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Department of Mathematics,
University of California San Diego


Math 218: Seminar on Mathematics for Complex Biological Systems

Dr. Lev S. Tsimring

Synthetic Biology Institute, UC San Diego

Statistical theory of asymmetric damage segregation in clonal cell populations


Asymmetric damage segregation (ADS) is ubiquitous among unicellular organisms: After a mother cell divides, its two daughter cells receive sometimes slightly, sometimes strongly different fractions of damaged proteins accumulated in the mother cell. Previous studies demonstrated that ADS provides a selective advantage over symmetrically dividing cells by rejuvenating and perpetuating the population as a whole. In this work we focus on the statistical properties of damage in individual lineages and the overall damage distributions in growing populations for a variety of ADS models with different rules governing damage accumulation, segregation, and the lifetime dependence on damage. We show that for a large class of deterministic ADS rules the trajectories of damage along the lineages are chaotic, and the distributions of damage in cells born at a given time asymptotically becomes fractal. By exploiting the analogy of linear ADS models with the Iterated Function Systems known in chaos theory, we derive the Frobenius–Perron equation for the stationary damage density distribution and analytically compute the damage distribution moments and fractal dimensions. We also investigate nonlinear and stochastic variants of ADS models and show the robustness of the salient features of the damage distributions.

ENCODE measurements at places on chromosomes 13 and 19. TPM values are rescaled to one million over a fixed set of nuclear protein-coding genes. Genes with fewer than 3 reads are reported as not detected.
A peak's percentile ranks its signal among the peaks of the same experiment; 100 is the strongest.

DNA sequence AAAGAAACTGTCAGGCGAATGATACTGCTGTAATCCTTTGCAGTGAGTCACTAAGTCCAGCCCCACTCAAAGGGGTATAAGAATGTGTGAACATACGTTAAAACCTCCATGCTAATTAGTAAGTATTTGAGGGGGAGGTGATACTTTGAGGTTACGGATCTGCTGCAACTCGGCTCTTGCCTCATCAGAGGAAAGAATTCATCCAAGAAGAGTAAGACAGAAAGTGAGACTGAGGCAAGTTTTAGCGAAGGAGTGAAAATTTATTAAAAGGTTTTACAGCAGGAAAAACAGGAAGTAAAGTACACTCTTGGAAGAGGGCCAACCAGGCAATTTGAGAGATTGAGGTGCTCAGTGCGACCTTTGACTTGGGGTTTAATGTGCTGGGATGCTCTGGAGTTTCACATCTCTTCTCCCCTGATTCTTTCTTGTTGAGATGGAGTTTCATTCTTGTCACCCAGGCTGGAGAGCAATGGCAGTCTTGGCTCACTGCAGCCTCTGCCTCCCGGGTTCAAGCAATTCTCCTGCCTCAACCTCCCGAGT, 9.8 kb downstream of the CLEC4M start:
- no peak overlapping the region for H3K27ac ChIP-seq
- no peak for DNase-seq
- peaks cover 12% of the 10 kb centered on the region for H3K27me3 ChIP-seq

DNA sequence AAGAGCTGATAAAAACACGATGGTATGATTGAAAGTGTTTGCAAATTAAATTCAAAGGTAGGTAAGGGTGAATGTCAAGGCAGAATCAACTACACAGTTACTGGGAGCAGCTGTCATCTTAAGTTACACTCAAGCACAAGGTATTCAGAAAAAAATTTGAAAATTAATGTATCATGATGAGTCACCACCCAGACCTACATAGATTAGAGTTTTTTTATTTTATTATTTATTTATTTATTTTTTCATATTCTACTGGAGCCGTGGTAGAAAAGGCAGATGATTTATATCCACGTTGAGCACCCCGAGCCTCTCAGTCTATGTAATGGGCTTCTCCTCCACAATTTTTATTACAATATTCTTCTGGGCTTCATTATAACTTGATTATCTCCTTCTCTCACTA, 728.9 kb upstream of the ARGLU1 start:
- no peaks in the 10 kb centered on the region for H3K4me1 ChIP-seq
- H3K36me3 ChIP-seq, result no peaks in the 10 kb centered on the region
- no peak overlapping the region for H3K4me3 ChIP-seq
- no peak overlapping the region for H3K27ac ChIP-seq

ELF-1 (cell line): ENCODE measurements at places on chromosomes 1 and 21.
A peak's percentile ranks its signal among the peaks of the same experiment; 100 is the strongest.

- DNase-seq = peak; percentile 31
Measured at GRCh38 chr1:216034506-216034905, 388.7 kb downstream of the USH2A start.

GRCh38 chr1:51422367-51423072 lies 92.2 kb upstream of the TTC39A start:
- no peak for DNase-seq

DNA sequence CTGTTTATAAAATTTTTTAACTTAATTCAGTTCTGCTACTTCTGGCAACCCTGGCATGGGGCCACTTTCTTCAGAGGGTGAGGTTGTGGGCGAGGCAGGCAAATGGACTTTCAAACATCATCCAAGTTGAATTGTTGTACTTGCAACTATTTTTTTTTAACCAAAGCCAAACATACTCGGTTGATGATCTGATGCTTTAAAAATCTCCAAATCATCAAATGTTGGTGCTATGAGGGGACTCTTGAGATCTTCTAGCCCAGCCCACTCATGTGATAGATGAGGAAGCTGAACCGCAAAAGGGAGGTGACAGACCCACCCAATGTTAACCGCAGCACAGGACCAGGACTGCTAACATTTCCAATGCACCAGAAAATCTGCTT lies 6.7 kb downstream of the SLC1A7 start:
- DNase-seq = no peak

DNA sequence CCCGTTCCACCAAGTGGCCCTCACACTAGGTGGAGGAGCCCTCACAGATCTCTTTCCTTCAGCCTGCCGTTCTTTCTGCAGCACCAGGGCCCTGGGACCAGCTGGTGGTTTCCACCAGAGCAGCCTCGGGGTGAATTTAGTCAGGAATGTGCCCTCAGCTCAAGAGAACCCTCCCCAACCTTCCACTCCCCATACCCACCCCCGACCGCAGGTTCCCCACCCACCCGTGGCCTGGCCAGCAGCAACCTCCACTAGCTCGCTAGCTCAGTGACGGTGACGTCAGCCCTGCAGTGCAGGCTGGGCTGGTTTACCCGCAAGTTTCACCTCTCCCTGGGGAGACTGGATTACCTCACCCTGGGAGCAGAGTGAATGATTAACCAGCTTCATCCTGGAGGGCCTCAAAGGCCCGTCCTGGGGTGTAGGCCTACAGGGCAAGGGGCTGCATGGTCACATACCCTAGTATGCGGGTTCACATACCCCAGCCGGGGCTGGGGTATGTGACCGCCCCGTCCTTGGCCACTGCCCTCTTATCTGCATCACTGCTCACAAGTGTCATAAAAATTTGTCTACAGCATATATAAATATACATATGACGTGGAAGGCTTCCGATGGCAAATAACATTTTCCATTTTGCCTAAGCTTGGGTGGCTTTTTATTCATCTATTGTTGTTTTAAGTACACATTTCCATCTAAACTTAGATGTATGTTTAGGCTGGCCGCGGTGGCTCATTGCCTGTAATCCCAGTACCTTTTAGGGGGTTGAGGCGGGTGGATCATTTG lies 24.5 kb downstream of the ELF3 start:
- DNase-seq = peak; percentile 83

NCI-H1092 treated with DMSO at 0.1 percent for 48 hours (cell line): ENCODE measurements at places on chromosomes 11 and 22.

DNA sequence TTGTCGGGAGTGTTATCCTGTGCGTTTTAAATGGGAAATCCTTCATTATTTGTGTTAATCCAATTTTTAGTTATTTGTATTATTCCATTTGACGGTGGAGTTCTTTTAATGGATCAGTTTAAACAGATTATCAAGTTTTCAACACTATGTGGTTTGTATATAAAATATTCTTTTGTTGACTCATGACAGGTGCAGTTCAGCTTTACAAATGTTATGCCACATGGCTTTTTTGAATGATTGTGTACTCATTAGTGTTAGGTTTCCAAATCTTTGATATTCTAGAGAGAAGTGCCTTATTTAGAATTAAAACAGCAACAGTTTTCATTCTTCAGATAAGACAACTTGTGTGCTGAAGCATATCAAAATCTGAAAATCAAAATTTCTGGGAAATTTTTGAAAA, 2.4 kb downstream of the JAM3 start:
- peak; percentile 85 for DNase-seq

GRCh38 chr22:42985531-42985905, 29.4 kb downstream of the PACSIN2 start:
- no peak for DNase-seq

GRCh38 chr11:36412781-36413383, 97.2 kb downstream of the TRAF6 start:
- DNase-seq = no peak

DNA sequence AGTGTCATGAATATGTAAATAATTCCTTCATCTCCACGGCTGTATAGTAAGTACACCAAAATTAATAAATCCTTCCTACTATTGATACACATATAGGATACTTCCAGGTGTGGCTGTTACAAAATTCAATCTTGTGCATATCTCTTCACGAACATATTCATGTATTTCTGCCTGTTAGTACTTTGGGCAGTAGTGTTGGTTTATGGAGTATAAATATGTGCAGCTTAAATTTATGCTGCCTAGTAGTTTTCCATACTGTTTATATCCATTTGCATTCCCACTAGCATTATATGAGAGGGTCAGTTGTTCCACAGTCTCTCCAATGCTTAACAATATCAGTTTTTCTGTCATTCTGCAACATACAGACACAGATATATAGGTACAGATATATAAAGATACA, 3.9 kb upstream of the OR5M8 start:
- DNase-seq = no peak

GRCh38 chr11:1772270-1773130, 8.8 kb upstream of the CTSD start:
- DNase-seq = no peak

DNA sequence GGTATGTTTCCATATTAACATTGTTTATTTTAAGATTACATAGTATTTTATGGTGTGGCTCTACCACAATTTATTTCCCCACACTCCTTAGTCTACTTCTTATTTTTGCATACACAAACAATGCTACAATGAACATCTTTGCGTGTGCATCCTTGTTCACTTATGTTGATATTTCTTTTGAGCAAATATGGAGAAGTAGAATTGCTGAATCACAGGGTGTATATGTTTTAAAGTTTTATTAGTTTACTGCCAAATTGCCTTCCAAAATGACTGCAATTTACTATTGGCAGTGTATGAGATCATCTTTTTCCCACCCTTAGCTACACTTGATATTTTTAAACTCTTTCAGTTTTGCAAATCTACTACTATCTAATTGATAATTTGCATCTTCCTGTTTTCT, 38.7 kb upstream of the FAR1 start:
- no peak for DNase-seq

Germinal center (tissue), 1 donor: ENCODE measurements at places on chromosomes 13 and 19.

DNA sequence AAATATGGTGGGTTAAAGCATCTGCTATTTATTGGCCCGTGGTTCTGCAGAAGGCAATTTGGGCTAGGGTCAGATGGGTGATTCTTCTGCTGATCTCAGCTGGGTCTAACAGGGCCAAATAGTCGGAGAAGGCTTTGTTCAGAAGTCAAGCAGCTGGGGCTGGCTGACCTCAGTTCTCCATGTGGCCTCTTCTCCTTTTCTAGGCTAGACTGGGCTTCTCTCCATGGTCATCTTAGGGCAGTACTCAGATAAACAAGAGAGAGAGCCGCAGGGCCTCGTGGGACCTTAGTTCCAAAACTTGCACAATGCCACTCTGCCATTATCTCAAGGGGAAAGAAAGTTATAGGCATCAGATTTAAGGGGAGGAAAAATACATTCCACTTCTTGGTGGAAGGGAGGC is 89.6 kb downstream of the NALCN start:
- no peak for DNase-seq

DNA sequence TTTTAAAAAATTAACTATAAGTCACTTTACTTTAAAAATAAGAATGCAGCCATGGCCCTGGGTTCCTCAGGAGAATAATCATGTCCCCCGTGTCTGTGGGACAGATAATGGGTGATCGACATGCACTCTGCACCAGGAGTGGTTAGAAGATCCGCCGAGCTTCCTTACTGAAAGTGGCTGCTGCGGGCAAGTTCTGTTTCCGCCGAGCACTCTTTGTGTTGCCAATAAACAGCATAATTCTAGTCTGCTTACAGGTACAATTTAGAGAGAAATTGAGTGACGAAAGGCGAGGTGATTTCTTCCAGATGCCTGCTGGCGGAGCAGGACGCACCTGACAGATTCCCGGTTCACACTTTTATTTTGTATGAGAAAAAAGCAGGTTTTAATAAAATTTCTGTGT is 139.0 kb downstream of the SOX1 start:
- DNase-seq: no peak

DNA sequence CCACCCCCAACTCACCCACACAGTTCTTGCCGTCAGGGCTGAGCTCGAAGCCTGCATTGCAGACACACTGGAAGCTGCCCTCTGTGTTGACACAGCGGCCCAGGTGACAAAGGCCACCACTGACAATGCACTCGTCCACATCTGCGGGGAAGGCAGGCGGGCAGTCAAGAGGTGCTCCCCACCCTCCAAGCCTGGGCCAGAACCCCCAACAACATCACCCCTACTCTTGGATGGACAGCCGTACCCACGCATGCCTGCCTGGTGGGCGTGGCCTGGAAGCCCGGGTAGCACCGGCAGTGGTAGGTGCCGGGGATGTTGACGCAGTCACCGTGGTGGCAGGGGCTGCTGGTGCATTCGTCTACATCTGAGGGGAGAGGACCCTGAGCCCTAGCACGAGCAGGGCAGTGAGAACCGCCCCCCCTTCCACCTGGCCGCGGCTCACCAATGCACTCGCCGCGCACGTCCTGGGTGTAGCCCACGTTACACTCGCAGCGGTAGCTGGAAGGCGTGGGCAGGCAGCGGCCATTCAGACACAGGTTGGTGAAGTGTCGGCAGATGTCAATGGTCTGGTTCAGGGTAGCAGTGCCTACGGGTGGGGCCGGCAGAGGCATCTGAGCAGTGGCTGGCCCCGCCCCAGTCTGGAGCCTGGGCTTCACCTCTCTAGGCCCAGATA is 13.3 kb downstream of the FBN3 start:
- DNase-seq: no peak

Host: Bo Li

April 4, 2024

2:00 PM

APM 2402